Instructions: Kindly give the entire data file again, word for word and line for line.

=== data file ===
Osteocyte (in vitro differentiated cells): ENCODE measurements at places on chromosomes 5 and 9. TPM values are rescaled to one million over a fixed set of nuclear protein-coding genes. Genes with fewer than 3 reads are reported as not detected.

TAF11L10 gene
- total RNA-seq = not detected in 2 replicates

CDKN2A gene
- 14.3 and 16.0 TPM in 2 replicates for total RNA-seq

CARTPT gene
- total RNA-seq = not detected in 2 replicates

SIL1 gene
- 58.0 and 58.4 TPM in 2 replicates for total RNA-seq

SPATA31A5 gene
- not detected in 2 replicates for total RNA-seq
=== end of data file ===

Osteocyte (in vitro differentiated cells): ENCODE measurements at places on chromosomes 5 and 9. TPM values are rescaled to one million over a fixed set of nuclear protein-coding genes. Genes with fewer than 3 reads are reported as not detected.

TAF11L10 gene
- total RNA-seq = not detected in 2 replicates

CDKN2A gene
- 14.3 and 16.0 TPM in 2 replicates for total RNA-seq

CARTPT gene
- total RNA-seq = not detected in 2 replicates

SIL1 gene
- 58.0 and 58.4 TPM in 2 replicates for total RNA-seq

SPATA31A5 gene
- not detected in 2 replicates for total RNA-seq